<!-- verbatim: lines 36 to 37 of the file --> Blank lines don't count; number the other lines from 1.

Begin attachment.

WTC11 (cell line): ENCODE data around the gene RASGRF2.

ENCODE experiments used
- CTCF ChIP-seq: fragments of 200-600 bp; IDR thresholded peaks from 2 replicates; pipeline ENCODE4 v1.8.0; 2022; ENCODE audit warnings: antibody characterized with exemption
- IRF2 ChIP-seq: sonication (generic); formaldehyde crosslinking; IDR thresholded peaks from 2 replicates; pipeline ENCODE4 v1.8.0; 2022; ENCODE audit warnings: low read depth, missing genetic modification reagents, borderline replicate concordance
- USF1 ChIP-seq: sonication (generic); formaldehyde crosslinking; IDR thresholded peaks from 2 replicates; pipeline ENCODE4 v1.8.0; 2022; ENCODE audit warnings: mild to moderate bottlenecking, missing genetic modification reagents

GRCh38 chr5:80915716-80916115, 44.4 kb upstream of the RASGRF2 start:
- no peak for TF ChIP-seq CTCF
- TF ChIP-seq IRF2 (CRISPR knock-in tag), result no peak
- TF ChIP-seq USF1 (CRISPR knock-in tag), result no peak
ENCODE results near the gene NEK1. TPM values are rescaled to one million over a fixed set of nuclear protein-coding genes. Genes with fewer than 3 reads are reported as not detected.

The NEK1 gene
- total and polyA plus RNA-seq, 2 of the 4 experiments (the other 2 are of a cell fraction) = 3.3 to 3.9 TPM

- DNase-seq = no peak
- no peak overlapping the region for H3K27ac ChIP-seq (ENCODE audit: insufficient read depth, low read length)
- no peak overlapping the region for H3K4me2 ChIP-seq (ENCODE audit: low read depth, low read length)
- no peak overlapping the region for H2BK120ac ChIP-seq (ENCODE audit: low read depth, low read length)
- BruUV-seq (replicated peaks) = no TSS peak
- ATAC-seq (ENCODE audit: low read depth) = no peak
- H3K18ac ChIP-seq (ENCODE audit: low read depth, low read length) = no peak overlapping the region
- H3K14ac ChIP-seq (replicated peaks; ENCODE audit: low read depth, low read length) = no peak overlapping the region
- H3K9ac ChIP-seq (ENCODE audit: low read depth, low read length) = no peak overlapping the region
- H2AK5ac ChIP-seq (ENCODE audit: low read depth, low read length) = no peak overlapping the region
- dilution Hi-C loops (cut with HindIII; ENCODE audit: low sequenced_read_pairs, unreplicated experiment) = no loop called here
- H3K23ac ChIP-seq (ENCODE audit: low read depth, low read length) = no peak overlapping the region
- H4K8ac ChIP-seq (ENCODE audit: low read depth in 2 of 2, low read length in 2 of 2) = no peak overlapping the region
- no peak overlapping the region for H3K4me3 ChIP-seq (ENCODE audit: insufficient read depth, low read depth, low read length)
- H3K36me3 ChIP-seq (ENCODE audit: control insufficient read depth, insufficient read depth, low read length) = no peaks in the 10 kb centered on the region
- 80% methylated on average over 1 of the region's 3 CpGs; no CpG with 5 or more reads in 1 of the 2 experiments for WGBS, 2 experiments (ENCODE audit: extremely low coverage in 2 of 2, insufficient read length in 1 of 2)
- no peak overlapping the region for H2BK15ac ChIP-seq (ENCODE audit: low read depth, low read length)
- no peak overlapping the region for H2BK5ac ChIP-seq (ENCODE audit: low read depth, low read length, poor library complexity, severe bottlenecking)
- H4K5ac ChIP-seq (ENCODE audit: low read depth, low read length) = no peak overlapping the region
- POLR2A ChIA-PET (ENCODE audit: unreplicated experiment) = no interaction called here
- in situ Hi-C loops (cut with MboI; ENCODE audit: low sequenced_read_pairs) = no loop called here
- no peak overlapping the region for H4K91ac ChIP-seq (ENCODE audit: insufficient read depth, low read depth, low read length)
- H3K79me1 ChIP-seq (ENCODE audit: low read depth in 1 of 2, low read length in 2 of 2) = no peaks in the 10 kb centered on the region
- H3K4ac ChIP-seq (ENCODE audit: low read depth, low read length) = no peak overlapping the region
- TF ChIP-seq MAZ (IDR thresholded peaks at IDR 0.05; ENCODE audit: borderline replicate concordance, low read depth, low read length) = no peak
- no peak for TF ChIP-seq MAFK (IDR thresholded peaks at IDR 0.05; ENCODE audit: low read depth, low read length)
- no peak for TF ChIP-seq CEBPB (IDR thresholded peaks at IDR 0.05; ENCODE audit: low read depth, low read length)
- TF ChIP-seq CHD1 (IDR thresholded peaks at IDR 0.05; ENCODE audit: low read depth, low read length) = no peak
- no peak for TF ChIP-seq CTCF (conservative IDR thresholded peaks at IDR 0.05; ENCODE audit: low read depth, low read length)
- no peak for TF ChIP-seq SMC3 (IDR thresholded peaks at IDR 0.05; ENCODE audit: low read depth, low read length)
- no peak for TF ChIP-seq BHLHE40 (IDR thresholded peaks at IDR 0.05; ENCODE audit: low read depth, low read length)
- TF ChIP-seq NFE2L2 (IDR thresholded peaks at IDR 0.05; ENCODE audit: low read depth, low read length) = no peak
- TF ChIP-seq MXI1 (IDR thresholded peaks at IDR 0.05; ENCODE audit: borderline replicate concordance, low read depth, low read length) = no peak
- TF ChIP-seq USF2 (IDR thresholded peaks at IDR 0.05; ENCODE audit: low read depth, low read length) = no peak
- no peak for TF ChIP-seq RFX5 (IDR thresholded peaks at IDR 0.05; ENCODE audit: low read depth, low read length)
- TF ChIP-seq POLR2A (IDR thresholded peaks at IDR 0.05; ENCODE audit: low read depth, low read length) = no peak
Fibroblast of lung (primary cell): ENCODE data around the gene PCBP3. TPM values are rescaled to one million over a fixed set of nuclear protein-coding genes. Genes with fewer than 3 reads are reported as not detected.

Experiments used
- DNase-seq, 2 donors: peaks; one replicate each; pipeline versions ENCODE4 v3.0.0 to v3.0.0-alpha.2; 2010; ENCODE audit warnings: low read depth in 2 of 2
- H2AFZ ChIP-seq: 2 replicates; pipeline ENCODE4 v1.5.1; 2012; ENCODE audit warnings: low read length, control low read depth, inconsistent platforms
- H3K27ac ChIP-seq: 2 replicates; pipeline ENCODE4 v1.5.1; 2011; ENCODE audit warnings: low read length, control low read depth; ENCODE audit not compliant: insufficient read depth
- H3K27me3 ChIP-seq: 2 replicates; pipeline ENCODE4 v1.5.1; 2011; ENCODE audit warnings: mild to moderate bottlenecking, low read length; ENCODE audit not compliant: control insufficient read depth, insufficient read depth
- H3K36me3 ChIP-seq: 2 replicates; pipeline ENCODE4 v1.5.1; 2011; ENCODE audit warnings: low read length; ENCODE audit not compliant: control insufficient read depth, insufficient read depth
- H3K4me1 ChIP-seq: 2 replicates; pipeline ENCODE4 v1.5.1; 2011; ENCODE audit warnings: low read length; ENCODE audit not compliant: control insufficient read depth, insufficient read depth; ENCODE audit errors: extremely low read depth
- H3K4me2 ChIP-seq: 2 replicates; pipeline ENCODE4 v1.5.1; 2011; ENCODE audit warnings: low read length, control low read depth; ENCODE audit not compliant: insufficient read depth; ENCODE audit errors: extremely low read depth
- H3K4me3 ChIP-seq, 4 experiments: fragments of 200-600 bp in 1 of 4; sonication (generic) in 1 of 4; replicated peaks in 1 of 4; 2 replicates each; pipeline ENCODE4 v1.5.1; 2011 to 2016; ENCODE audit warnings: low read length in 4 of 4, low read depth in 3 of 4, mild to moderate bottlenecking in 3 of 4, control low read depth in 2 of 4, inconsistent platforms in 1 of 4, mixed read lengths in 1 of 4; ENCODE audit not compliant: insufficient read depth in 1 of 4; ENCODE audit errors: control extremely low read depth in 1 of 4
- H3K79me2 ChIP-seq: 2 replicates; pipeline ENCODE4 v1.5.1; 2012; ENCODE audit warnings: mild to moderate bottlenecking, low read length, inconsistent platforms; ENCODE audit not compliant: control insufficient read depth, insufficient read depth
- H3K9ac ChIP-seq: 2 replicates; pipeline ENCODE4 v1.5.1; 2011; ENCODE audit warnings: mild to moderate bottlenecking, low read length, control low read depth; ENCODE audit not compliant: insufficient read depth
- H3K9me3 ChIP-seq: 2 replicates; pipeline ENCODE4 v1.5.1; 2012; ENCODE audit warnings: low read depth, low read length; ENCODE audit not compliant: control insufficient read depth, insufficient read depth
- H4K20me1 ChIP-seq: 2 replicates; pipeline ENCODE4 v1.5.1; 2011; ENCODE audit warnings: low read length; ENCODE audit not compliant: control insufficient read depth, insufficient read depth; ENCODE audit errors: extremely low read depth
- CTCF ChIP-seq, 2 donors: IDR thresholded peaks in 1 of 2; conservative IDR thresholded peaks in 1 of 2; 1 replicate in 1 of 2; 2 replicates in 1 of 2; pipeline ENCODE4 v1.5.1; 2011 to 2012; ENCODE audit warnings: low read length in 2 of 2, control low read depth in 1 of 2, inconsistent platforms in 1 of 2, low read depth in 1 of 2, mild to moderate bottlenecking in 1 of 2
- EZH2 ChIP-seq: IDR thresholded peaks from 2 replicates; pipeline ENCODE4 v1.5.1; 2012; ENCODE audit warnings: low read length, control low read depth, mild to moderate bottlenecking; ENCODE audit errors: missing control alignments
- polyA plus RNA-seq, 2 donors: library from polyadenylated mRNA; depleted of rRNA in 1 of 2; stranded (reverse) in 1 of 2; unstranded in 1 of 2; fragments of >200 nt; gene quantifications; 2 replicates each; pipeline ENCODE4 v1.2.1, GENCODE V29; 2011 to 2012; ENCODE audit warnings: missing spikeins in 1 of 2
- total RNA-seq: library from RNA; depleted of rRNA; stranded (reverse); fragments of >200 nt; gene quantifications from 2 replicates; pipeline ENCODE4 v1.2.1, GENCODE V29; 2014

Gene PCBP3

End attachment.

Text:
- H3K4ac ChIP-seq (ENCODE audit: low read depth, low read length) = no peak overlapping the region
- TF ChIP-seq MAZ (IDR thresholded peaks at IDR 0.05; ENCODE audit: borderline replicate concordance, low read depth, low read length) = no peak